Anthony Hoffmann writes: Over the weekend, Michael Zimmer (my advisor!) launchedThe Zuckerberg Files – “a digital archive of all public utterances of Facebook’s founder and CEO, Mark Zuckerberg.” The archive contains “over 100 full-text transcripts and nearly 50 video files are available for researchers to download, analyze, and scrutinize.” The project grew out of a conversation Michael, Kate Raynes-Goldie, and I had (over drinks, of course) during the Association of Internet Researchers annual meeting in Gothenberg, Sweden in 2010. At the time, Michael was embroiled in writing about privacy and social networks, Kate was critically engaging with “the Californian ideology”, […]

Is “open source” in 2011 different from what it was in 2001?

Is “open source” in 2011 different from what it was in 2001?

HASTS alum Chris Kelty has a nice “Afterword“[pdf] for a new special issue of the journal Criticism titled “Open Source Culture and Aesthetics.”  His key point is that while discussing “open source software,” it needs to be studied as something concrete, not just an instantiation of some wider cultural phenomenon.  Thus, he suggests, “open source” means something very different today than it did in 2001: There are concrete, empirically specifiable, and material realities to open source and the rush to replace them with a label like peer productioncan only obscure that there is something called open source software production, that […]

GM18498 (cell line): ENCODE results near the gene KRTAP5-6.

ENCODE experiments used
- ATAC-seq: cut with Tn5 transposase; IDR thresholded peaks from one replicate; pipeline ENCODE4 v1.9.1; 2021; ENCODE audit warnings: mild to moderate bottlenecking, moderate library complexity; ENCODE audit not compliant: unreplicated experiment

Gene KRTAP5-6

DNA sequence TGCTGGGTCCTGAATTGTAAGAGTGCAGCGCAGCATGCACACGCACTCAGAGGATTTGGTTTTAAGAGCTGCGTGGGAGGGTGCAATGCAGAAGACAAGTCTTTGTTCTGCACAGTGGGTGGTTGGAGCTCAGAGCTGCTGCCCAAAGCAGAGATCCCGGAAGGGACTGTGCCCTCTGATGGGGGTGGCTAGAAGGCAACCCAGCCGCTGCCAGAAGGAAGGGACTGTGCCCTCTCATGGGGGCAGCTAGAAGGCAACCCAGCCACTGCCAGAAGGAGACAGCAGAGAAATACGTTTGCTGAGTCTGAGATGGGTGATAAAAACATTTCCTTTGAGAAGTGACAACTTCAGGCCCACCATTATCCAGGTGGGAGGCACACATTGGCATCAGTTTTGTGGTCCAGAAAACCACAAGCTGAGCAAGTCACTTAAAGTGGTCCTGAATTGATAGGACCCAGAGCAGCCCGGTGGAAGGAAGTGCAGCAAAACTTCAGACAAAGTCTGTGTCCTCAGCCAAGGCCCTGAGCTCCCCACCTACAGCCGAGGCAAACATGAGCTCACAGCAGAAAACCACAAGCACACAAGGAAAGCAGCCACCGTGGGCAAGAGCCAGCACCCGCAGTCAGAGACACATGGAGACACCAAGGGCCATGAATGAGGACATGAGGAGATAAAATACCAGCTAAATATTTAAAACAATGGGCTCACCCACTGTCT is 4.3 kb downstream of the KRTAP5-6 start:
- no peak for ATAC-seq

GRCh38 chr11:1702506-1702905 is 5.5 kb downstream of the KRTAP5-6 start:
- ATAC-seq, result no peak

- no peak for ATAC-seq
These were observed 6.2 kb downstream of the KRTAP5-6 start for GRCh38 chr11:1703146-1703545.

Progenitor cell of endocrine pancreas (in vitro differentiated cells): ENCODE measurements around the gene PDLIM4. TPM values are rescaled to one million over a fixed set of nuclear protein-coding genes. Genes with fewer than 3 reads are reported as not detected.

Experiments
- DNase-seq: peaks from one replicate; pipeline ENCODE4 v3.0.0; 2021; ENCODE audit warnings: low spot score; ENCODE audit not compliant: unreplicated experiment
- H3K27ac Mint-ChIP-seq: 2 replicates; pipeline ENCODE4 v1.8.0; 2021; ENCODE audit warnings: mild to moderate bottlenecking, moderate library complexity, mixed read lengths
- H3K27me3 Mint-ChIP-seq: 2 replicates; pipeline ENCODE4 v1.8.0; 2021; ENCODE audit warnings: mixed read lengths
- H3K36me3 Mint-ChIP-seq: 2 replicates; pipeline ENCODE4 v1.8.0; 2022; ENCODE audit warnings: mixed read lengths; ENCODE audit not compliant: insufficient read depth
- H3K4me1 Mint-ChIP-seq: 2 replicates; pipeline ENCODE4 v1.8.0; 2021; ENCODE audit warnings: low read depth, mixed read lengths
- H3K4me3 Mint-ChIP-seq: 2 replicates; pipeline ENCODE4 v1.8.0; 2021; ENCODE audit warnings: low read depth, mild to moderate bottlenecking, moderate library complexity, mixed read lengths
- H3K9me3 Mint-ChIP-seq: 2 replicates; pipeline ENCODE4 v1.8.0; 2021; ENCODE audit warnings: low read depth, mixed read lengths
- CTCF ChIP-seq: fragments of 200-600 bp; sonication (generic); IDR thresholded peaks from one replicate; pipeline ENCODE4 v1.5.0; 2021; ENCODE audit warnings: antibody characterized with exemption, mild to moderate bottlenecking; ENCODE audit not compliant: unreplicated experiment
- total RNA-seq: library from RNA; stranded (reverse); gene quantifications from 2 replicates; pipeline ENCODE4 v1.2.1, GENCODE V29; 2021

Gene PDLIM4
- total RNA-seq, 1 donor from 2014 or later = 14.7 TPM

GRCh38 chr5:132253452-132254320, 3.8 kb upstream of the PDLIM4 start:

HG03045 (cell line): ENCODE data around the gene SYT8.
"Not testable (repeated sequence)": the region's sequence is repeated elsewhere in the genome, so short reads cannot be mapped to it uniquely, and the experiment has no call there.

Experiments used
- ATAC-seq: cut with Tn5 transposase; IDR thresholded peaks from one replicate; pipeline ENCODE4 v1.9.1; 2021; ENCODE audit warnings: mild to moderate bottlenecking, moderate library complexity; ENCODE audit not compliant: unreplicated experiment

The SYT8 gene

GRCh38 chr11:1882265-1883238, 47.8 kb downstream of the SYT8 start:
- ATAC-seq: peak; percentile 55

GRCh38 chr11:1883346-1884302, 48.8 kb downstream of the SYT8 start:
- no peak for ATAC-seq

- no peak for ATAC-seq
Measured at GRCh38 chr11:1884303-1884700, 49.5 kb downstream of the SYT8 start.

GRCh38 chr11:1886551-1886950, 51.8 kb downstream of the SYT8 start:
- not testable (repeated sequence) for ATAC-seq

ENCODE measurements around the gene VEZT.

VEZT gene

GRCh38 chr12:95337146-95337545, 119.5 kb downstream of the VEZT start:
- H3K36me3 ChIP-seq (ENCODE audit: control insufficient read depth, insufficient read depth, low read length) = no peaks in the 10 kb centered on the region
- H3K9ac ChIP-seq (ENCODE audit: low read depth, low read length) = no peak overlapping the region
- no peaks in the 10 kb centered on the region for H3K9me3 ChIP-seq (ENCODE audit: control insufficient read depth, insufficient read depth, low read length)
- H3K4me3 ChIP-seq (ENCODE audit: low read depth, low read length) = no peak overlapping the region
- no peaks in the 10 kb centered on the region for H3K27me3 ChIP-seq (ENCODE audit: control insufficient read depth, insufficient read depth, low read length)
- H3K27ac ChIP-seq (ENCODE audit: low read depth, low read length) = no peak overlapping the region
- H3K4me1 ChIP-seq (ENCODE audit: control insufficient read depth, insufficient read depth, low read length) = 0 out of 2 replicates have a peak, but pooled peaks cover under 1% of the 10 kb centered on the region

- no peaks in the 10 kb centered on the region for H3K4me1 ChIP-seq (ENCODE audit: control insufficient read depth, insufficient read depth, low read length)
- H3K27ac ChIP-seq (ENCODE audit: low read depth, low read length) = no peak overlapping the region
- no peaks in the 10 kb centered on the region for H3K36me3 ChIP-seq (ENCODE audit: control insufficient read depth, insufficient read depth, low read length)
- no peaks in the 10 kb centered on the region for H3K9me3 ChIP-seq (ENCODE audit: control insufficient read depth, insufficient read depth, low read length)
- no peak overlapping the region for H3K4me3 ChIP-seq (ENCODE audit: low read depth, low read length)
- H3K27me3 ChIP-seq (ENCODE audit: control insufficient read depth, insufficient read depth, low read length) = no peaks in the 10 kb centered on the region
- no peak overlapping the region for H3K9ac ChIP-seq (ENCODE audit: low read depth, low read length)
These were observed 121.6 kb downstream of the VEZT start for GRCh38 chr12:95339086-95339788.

Philip Mirowski on the Nobel (or Swedish Central Bank) prize in Economics